Xen 3.0 Virtualization Interface Guide
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3.2 Pseudo-Physical Memory

Since physical memory is allocated and freed on a page granularity, there is no guarantee that a domain will receive a contiguous stretch of physical memory. However most operating systems do not have good support for operating in a fragmented physical address space. To aid porting such operating systems to run on top of Xen, we make a distinction between machine memory and pseudo-physical memory.

Put simply, machine memory refers to the entire amount of memory installed in the machine, including that reserved by Xen, in use by various domains, or currently unallocated. We consider machine memory to comprise a set of 4kB machine page frames numbered consecutively starting from 0. Machine frame numbers mean the same within Xen or any domain.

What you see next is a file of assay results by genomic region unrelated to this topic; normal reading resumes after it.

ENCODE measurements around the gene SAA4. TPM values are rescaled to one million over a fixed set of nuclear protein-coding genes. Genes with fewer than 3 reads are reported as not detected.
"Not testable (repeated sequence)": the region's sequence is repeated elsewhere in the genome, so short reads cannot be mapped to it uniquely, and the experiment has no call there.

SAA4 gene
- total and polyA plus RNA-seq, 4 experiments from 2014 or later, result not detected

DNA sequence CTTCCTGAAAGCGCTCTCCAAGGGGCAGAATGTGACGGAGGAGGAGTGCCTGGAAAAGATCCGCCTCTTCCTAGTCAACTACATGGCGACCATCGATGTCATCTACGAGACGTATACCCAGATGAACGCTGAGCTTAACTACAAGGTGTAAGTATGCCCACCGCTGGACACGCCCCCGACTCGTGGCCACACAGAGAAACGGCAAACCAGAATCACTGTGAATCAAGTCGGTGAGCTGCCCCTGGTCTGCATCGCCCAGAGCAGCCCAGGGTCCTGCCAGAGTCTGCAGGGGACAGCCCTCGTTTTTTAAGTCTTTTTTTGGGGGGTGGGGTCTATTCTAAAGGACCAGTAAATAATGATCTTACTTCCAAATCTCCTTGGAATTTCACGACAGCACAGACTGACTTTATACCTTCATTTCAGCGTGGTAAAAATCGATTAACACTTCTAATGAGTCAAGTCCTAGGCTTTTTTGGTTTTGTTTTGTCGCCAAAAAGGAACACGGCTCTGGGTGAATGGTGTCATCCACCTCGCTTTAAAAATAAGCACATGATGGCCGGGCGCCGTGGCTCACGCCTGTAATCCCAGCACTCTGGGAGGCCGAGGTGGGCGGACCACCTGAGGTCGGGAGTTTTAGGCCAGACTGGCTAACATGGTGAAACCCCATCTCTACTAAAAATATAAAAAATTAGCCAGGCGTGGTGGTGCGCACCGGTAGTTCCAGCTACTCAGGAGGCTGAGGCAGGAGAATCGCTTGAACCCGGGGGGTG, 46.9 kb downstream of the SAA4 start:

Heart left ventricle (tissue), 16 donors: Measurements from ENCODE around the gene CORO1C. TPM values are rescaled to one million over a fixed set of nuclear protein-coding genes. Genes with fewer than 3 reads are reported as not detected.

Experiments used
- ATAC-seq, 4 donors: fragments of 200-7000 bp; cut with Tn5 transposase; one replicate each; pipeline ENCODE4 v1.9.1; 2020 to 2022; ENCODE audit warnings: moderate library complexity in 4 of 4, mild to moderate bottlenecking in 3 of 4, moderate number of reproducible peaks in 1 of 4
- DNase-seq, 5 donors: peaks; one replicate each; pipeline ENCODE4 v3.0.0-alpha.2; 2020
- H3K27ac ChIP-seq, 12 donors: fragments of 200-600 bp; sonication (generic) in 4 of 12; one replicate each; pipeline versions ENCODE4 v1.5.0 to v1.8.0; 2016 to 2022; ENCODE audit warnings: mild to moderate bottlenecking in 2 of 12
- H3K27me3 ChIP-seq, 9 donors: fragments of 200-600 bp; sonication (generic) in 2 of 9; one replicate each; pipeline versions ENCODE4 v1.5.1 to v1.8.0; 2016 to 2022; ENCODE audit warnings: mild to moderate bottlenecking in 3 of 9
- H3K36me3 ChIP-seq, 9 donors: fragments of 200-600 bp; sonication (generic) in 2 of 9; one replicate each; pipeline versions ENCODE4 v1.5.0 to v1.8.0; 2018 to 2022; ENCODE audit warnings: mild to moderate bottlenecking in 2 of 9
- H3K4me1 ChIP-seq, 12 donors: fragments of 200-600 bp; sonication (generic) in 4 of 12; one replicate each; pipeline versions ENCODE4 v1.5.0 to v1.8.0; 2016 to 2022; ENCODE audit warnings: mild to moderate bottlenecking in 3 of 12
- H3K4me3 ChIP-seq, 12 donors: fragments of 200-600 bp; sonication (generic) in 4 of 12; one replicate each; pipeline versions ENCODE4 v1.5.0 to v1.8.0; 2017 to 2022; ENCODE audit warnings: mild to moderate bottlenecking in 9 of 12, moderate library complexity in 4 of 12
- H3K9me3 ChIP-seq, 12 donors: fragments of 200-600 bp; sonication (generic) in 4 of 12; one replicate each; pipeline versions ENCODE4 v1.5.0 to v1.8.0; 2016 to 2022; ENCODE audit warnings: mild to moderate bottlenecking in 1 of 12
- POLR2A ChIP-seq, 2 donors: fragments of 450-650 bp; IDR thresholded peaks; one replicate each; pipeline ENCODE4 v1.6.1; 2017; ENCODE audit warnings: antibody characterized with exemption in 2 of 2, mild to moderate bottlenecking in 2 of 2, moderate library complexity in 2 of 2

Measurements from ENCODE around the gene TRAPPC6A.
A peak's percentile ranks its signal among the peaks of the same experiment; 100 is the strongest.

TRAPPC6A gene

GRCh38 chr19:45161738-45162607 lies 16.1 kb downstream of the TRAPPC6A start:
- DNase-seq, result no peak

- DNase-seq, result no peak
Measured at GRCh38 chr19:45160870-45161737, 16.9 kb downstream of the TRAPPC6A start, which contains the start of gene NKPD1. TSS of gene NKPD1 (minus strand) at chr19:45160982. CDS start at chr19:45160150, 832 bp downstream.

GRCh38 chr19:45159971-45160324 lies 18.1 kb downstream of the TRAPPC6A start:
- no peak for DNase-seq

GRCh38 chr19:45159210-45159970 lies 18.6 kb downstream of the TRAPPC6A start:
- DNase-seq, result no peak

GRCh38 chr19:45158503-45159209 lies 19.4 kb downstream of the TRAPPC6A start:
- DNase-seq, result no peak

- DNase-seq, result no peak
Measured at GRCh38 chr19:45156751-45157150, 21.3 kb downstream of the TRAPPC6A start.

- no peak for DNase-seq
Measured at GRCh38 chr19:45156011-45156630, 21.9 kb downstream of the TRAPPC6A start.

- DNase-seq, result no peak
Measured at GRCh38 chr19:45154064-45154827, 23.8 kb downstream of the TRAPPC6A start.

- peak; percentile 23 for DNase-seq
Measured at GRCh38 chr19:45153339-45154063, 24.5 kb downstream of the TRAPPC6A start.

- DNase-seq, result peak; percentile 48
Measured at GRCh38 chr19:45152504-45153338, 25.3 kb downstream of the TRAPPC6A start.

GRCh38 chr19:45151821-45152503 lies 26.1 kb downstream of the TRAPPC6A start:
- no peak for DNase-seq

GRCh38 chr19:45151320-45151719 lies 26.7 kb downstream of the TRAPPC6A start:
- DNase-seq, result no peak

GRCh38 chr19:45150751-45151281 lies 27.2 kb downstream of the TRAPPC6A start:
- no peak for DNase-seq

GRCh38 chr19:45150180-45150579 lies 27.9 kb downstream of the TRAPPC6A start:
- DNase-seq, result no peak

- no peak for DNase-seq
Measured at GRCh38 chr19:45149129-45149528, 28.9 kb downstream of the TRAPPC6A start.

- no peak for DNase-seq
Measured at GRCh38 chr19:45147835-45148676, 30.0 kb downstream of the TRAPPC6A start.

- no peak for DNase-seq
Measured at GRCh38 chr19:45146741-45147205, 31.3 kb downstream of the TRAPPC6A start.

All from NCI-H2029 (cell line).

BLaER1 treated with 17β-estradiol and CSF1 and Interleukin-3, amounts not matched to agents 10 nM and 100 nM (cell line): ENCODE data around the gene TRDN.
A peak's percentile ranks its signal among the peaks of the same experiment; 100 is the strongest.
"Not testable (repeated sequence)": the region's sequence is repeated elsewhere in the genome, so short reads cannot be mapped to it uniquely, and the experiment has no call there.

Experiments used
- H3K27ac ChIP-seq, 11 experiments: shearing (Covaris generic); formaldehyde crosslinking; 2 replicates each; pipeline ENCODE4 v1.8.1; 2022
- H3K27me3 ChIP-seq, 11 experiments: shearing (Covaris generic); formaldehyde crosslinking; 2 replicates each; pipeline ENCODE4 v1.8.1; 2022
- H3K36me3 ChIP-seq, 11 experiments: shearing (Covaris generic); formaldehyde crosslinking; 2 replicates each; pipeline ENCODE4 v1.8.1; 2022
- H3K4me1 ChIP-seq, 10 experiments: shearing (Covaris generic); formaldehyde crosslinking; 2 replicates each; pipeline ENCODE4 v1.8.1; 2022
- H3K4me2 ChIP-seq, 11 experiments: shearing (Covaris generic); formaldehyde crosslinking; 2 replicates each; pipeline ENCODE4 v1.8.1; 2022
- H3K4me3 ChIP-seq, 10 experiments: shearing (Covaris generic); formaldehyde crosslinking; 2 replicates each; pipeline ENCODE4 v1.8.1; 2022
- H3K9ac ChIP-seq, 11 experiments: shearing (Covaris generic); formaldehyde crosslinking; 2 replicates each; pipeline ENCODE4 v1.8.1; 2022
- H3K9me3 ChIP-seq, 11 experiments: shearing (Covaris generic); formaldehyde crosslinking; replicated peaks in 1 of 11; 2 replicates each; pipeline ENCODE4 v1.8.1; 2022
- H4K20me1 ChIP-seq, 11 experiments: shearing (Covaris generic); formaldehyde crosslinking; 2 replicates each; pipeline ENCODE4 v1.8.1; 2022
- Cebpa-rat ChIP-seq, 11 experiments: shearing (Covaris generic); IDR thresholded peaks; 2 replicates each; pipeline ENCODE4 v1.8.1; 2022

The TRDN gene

Pseudo-physical memory, on the other hand, is a per-domain abstraction. It allows a guest operating system to consider its memory allocation to consist of a contiguous range of physical page frames starting at physical frame 0, despite the fact that the underlying machine page frames may be sparsely allocated and in any order.

To achieve this, Xen maintains a globally readable machine-to-physical table which records the mapping from machine page frames to pseudo-physical ones. In addition, each domain is supplied with a physical-to-machine table which performs the inverse mapping. Clearly the machine-to-physical table has size proportional to the amount of RAM installed in the machine, while each physical-to-machine table has size proportional to the memory allocation of the given domain.

Architecture dependent code in guest operating systems can then use the two tables to provide the abstraction of pseudo-physical memory. In general, only certain specialized parts of the operating system (such as page table management) needs to understand the difference between machine and pseudo-physical addresses.

Xen 3.0 Virtualization Interface Guide
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